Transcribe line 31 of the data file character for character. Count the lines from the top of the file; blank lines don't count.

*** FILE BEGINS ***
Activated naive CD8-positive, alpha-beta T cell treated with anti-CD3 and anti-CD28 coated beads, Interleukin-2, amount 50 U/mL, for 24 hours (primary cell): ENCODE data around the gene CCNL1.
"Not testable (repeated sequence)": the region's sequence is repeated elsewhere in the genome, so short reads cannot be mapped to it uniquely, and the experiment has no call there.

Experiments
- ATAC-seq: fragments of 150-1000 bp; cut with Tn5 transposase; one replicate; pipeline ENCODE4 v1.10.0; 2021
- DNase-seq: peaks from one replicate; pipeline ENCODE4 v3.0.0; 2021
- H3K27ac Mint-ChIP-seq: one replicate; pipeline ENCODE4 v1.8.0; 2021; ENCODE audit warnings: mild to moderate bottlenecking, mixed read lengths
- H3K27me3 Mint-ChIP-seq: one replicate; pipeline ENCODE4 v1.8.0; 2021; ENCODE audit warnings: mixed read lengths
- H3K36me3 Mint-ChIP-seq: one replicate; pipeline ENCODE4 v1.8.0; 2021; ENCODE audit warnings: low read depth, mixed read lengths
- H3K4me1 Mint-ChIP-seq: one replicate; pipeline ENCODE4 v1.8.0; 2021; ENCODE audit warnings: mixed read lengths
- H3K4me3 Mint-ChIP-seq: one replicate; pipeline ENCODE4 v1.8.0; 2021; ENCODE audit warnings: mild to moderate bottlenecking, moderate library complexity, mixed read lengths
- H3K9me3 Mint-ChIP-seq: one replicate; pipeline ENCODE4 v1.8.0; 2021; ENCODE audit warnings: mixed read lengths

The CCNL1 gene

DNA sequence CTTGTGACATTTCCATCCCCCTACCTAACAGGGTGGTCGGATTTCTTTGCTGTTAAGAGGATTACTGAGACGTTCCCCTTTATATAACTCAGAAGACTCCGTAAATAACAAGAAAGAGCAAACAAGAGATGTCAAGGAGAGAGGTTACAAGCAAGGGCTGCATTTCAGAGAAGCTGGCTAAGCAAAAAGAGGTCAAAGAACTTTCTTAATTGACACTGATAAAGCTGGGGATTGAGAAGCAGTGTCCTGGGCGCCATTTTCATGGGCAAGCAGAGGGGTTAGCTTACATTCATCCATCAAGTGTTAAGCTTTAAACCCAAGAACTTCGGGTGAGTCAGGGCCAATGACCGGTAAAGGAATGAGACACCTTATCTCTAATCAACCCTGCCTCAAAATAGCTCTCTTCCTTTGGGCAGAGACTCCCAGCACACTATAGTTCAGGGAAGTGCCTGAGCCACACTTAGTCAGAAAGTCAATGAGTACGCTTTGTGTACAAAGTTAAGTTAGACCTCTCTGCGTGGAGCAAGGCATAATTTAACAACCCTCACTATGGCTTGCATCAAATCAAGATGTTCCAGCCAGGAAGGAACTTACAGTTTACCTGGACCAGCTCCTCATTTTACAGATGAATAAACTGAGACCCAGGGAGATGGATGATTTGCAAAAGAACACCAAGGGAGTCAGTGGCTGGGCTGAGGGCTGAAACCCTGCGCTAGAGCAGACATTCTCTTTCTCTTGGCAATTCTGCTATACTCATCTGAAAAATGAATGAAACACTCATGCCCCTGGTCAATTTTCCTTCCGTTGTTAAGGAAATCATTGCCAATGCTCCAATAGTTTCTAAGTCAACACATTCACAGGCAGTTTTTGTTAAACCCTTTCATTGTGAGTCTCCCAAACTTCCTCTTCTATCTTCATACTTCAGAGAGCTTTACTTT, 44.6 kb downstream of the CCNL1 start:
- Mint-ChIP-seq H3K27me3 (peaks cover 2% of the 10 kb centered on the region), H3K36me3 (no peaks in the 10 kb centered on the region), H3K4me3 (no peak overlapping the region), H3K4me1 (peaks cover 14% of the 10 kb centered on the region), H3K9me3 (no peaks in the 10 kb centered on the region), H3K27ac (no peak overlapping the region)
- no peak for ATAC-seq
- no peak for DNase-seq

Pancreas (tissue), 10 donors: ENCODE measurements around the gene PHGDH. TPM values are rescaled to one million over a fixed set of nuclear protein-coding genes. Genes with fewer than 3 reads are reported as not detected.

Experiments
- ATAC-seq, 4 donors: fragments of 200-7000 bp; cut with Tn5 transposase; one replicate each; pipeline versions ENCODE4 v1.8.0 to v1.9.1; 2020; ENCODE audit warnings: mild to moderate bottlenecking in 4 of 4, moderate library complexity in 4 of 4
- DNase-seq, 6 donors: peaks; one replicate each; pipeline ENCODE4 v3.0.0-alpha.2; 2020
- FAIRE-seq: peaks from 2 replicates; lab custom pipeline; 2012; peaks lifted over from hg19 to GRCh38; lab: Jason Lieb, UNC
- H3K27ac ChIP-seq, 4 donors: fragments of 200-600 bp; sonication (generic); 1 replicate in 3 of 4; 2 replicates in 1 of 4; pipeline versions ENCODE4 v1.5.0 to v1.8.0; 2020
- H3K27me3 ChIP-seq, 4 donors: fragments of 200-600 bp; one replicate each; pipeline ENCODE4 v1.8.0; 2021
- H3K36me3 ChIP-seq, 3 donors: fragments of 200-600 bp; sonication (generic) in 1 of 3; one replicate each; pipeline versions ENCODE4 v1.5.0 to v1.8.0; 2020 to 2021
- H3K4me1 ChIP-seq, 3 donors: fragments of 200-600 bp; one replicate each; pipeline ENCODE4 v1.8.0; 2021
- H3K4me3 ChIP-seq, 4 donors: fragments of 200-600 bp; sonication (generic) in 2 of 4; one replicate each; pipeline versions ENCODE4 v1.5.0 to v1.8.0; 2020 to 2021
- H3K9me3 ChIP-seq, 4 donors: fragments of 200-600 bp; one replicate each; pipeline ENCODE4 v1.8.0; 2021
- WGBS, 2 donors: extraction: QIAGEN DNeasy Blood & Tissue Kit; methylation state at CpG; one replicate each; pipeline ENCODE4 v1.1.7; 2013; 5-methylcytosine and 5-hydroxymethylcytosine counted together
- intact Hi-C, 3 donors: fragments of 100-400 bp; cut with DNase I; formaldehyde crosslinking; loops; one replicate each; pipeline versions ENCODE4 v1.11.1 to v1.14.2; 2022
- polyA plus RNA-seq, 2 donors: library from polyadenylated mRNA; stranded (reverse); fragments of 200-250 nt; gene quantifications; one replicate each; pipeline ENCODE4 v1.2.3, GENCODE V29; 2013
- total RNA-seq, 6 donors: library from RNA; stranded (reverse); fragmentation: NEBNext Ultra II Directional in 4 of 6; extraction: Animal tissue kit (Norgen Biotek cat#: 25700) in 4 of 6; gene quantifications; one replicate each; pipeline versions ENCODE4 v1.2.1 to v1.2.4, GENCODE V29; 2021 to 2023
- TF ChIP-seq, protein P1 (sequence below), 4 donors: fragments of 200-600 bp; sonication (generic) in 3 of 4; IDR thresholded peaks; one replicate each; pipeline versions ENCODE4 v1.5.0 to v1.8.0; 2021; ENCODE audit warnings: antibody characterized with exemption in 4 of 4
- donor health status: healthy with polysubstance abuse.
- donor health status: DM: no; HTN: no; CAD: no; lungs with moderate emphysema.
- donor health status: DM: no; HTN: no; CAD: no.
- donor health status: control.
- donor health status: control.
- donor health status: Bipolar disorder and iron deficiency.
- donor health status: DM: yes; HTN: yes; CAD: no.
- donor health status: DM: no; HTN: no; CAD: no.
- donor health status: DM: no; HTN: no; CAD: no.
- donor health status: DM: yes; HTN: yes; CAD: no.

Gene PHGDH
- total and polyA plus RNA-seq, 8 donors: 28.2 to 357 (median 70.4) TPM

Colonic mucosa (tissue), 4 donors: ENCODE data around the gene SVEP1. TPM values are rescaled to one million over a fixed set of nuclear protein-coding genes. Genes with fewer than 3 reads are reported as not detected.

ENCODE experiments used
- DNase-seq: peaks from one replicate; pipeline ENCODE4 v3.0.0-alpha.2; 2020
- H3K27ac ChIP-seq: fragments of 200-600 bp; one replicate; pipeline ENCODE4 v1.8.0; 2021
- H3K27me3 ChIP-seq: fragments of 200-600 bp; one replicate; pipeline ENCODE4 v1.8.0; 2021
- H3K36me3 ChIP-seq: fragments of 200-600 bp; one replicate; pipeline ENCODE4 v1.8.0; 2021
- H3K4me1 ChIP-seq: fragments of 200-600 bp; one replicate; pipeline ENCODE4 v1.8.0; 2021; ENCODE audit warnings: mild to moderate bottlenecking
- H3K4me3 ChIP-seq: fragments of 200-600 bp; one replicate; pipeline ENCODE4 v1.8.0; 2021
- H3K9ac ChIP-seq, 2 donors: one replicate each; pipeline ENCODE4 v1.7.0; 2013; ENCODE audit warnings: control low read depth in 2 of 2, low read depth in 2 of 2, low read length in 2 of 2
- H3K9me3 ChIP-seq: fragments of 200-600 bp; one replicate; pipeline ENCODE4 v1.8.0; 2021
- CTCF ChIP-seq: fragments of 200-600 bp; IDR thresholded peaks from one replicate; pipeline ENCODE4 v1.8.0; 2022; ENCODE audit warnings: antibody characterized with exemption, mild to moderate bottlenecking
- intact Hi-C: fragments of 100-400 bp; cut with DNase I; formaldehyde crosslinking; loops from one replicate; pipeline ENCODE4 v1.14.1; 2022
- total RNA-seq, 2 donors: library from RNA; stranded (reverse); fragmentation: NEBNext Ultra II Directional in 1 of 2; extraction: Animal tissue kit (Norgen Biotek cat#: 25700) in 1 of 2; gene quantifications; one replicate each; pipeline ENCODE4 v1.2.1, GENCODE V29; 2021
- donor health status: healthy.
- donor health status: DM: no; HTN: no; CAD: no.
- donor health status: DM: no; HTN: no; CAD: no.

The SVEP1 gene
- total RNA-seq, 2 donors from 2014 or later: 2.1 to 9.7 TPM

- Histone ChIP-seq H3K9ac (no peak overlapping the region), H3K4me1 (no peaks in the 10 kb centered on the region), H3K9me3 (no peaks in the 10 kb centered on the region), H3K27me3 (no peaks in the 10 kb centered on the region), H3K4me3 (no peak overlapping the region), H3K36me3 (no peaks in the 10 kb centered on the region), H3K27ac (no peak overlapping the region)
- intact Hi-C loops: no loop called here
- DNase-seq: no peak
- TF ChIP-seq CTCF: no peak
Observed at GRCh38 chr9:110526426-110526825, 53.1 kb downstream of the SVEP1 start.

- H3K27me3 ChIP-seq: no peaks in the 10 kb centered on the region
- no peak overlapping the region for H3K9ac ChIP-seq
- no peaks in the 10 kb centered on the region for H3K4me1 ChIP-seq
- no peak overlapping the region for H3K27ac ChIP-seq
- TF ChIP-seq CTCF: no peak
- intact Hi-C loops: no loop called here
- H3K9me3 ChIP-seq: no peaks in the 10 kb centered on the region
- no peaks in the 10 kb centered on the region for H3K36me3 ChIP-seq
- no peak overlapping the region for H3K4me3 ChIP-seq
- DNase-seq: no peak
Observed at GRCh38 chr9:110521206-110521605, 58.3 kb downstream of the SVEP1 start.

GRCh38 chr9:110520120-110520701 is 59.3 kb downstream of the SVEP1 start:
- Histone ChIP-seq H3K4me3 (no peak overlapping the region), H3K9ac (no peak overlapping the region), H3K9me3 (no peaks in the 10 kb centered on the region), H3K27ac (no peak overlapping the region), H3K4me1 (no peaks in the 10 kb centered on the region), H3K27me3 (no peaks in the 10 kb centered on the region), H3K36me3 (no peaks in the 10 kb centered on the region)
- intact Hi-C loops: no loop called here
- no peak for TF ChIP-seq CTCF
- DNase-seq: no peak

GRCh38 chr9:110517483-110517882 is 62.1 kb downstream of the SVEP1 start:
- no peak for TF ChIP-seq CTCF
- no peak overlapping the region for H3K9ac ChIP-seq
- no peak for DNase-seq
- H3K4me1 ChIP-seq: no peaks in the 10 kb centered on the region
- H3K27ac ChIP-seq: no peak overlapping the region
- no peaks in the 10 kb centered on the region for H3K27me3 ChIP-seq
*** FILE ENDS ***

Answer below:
- total RNA-seq, 6 donors: library from RNA; stranded (reverse); fragmentation: NEBNext Ultra II Directional in 4 of 6; extraction: Animal tissue kit (Norgen Biotek cat#: 25700) in 4 of 6; gene quantifications; one replicate each; pipeline versions ENCODE4 v1.2.1 to v1.2.4, GENCODE V29; 2021 to 2023